During the Earth Day event, Landsat 8 Project Scientist Jim Irons gave a talk about the Landsat program using NASA’s massive hyperwall.
Then, this past weekend, the 3rd annual U.S. Science and Engineering Festival was held at the Walter E. Washington Convention Center in Washington, D.C. For three days, April 25 to 27, the public was invited to explore over 3,000 hands-on activities and listen to scientists and engineers from around the country explain their research and show their applied science and engineering at the nation’s largest science festival. The festival aim was to excite young students about careers that rely heavily on science, technology, engineering, and math.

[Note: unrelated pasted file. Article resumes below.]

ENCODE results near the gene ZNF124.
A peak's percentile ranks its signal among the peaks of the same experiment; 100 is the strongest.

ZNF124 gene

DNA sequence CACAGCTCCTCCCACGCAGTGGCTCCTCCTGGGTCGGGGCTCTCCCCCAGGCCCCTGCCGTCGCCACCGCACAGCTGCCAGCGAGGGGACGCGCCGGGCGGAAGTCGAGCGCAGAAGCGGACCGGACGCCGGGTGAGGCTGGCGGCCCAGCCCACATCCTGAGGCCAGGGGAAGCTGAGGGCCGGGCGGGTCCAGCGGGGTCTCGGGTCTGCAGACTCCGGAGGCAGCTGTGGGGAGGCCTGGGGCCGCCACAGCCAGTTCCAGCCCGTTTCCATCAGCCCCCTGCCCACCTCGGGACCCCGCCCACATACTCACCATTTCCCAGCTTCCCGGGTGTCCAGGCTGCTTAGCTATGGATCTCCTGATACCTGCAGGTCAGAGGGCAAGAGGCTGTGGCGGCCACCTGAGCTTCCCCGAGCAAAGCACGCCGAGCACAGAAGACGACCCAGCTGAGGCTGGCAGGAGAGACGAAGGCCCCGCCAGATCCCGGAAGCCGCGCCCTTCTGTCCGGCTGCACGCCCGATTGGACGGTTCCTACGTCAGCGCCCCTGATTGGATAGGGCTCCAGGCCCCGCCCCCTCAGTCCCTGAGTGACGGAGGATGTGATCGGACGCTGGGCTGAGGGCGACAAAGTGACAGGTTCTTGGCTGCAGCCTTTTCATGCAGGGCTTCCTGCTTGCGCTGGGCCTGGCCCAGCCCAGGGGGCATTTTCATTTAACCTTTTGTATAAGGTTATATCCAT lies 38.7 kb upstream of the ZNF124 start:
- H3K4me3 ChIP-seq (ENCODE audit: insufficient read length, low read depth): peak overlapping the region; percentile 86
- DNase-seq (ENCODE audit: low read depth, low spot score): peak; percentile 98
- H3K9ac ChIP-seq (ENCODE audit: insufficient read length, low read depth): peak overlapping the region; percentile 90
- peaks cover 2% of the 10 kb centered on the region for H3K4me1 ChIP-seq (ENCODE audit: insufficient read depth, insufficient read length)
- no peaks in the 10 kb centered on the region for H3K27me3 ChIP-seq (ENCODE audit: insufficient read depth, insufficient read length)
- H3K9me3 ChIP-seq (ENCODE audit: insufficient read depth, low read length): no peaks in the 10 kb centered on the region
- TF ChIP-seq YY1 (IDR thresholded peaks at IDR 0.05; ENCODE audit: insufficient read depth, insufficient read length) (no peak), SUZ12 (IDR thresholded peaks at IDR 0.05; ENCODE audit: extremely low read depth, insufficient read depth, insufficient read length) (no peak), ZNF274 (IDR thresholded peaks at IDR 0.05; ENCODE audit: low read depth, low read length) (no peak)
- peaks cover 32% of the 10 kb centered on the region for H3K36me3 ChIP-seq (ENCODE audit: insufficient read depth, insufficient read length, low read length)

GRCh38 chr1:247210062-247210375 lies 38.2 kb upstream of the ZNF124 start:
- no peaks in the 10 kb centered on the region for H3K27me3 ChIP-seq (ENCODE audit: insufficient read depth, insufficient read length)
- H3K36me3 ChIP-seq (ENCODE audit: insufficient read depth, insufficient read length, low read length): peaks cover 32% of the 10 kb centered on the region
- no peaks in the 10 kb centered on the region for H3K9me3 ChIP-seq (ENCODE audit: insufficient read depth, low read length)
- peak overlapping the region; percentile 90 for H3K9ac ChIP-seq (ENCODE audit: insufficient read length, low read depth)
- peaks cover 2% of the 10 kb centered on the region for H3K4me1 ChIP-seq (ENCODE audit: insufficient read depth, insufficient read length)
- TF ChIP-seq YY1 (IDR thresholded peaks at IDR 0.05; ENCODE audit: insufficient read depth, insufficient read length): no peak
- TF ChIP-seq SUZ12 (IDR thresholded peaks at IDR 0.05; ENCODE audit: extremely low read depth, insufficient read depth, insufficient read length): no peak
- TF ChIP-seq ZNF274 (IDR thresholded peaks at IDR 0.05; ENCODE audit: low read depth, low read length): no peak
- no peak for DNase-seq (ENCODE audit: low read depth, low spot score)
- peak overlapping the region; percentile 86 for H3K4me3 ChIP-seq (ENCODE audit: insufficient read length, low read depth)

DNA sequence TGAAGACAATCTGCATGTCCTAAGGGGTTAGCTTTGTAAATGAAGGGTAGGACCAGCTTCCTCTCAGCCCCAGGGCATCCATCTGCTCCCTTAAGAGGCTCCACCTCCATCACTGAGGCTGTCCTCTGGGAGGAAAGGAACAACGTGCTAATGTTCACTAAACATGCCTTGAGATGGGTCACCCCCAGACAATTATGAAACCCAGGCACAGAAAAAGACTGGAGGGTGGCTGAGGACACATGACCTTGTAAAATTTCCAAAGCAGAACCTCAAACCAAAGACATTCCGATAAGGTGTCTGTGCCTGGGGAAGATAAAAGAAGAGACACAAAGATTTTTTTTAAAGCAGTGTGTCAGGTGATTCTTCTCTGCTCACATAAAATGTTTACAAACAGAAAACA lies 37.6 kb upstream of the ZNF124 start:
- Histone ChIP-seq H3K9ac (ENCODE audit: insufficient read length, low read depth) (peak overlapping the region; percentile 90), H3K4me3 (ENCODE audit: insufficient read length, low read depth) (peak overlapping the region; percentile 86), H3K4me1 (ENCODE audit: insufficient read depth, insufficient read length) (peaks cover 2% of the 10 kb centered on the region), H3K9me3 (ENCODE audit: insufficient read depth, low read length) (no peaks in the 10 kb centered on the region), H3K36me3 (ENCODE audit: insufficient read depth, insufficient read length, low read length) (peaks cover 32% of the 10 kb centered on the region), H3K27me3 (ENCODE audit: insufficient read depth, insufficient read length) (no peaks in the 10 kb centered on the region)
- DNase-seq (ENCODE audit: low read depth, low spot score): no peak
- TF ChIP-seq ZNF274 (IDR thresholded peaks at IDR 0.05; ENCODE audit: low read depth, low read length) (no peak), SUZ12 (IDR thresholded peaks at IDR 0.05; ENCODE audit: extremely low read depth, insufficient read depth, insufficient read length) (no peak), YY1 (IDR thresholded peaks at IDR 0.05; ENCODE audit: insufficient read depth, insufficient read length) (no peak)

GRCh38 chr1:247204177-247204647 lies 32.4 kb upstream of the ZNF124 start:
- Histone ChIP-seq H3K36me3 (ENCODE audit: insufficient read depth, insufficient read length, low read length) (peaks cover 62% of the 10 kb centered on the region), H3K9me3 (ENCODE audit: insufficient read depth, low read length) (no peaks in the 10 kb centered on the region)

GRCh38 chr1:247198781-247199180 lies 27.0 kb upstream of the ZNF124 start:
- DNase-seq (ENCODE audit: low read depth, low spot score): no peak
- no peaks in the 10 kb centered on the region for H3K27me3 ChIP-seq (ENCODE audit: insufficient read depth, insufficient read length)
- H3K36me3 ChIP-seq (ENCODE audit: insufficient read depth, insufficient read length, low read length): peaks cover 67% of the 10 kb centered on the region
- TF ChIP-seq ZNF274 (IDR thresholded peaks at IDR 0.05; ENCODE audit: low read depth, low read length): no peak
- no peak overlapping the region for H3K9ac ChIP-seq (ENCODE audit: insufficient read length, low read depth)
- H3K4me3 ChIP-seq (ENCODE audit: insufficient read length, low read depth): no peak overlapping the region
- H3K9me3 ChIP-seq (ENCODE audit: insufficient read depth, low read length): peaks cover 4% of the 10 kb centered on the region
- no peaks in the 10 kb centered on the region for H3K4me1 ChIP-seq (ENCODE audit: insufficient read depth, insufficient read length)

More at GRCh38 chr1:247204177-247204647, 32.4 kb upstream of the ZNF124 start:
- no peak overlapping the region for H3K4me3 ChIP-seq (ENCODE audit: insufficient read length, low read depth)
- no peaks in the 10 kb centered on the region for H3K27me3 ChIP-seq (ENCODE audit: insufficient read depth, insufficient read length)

NASA was the anchor exhibit in the Aerospace Pavilion of the festival, with 30 different hands-on demonstrations. At the Landsat exhibit, participants explored a 8 ft. by 10 ft. Landsat mosaic of the Chesapeake Bay on canvas, on the floor. They identified familiar features and landmarks wondering, “Where’s my house?” That question was asked by nearly every visitor including NASA Administrator Charles Bolden.
+ NASA Participation in the USA Science and Engineering Festival
+ USA Science & Engineering Festival
Safeguarding freshwater resources is crucial, and while scientists use a variety of ground-based techniques to gauge water quality, the Landsat program has provided water quality data from orbit for decades.